There was a church in a Swiss village which had been damaged by lightning, and the pastor went round the village to collect money for the repairs, and one shrewd old peasant said to him:

“What-you are not going to make me give you anything, if he destroys his own house!” That man had got it right,’ Jung said and laughed.

On another occasion Jung explained to me what happens when one mistrusts one’s feelings and refuses to act on them.

‘You can see from the window my boathouse down by the lake,’ he said.

‘Some time ago I went for a swim and then lay on the balcony of the boathouse to sun myself.

The level of the lake was so high that the boathouse was surrounded by water.

There came my dog in search of me.

He could not see me, and was not sure whether I was there.

Being of a somewhat cowardly disposition and not very fond of the wet, the dog first put one paw into the water, then withdrew it, and then another paw and withdrew it, too.

And this went on for some time.

Eventually I made the faintest little noise, and the dog shot through the water and up the steps of the boathouse in one jump.

The dog is conditioned by instinct and has no will-power of his own, except when a little noise from his master releases it.’

Jung, of course, wanted to convey to me, although he left it to me to draw the conclusion, that a person who mistrusts his own feelings or thoughts and does not utilize his will to put them to the test is hardly distinguishable from an animal; as a conscious human being he hardly exists.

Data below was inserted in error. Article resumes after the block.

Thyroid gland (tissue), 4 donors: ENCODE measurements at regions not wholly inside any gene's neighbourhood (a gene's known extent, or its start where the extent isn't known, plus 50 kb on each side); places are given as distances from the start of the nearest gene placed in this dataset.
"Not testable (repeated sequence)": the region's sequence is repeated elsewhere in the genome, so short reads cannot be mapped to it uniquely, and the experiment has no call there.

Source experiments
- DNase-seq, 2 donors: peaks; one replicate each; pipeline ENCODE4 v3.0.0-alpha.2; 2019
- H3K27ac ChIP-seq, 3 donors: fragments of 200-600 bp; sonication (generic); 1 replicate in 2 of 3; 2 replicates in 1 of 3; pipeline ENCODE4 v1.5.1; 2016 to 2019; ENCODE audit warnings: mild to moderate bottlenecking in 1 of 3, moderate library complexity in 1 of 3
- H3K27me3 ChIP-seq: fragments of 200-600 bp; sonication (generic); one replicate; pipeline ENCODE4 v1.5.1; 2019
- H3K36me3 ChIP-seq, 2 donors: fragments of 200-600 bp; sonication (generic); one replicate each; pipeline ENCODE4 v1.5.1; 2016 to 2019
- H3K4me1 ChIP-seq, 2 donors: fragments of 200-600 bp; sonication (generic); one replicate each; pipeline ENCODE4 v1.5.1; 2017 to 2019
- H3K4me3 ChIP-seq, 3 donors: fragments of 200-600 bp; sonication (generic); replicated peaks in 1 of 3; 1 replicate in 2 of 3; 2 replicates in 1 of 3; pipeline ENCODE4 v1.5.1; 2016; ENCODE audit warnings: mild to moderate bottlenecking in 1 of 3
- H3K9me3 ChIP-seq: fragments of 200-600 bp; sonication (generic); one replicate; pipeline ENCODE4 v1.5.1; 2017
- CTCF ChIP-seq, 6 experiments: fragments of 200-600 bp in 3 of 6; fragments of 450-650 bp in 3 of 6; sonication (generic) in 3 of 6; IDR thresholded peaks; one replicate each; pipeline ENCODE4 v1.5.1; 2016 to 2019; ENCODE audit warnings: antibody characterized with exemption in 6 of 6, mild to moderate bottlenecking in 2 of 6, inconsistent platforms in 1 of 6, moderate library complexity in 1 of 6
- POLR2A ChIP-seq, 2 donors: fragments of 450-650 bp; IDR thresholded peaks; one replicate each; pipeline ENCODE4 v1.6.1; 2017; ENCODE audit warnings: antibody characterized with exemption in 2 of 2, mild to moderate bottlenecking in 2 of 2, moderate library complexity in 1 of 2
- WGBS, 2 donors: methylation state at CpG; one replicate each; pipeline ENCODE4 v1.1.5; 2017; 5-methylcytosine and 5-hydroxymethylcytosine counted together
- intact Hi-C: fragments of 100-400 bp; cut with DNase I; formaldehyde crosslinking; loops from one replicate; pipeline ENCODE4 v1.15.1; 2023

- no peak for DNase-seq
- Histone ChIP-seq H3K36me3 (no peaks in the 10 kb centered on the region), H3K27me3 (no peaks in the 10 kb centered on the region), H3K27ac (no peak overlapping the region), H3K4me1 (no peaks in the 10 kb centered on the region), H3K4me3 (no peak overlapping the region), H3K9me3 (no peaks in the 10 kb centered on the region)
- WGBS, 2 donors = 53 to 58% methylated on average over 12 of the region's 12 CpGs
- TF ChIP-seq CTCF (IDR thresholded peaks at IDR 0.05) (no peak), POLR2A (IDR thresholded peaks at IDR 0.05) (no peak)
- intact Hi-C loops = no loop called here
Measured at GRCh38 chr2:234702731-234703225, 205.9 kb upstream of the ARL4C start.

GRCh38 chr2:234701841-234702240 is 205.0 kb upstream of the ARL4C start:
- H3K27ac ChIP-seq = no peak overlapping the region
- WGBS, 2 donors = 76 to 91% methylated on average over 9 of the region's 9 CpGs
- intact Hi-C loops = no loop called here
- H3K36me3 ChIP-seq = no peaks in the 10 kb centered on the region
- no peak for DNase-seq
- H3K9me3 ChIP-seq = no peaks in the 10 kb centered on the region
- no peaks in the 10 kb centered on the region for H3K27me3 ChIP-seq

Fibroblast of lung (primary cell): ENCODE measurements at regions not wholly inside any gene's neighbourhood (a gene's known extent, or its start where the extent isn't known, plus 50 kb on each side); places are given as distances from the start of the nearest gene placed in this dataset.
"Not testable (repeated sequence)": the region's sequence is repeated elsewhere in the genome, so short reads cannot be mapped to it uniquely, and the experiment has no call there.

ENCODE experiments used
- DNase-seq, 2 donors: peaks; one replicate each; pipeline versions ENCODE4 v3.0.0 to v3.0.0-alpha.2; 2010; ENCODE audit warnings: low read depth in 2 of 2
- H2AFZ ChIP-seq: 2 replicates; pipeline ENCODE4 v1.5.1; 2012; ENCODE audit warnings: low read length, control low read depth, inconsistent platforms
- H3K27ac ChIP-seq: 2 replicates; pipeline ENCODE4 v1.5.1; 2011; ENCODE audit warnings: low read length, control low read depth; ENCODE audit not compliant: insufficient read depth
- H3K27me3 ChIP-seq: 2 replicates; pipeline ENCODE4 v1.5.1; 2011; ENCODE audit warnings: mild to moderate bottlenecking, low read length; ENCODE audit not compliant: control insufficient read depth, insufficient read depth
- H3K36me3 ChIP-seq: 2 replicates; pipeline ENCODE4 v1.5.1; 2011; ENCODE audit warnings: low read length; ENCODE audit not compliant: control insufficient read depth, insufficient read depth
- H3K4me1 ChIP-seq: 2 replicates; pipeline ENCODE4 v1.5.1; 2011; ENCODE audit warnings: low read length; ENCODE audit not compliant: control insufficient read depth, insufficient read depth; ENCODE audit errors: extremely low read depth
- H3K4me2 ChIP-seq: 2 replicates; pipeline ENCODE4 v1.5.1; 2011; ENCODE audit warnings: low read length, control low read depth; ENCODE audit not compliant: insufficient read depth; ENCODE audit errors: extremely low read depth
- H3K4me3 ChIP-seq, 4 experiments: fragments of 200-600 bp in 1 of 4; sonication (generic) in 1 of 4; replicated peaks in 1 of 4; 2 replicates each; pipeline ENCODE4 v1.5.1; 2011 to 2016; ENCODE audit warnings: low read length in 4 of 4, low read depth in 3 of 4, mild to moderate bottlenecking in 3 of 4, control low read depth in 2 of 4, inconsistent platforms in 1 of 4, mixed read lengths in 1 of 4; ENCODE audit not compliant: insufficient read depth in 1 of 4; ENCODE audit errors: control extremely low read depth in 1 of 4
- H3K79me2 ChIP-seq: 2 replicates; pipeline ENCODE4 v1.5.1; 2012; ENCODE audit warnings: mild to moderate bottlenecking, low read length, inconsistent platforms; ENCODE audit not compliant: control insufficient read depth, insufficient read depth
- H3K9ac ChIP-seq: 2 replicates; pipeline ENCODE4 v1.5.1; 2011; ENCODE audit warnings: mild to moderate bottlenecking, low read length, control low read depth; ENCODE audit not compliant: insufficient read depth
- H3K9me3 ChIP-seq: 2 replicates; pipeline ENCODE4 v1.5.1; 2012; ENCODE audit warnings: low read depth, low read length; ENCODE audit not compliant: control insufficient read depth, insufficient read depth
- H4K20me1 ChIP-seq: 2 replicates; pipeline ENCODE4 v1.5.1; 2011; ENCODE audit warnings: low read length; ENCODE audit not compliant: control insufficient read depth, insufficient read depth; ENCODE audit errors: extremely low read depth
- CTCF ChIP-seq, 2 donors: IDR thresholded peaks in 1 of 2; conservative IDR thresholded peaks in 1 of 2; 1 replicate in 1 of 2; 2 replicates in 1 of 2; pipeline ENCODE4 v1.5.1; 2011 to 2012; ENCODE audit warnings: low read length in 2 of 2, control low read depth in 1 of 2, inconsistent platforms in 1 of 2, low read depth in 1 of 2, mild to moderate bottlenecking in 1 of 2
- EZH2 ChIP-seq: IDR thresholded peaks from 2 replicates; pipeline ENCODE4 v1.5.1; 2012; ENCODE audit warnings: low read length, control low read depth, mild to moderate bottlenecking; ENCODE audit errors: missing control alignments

Another time Jung reverted to the problem of self-doubt, using a further example by way of illustration. ‘Our needs and desires are always active,’ he said. ‘

Trouble occurs only if they are active in the unconscious, if we do not take them consciously in hand so as to give them a definite form and direction.

If we refuse to do this we are dragged along by them and become their victim.

Then they are like a sledge rushing downhill in the snow, with no one at the steering-ropes.

You must place yourself firmly at the steering-ropes, not hang on at the back or, worse, be unwilling to take the ride at all-that only lands you in panic.

Our unconscious energies give momentum to our journey through life and, if we direct their course, our actions will have strength; we may even sense that God is behind us.’

This sounds like a very simple prescription for wholesome living.

Jung would have been the last to say that it is, in fact, simple, for he was deeply concerned with the duality of human nature.

If we learn to accept, and thereby in some measure to control, what drives us anyhow, we cannot but come face to face with what is inferior or evil in us.

But only in facing it do we give it a chance to be transmuted. Jung could be scathing about people who are so intent on doing good that they never ask themselves who the person is who wants to obliterate himself in good works.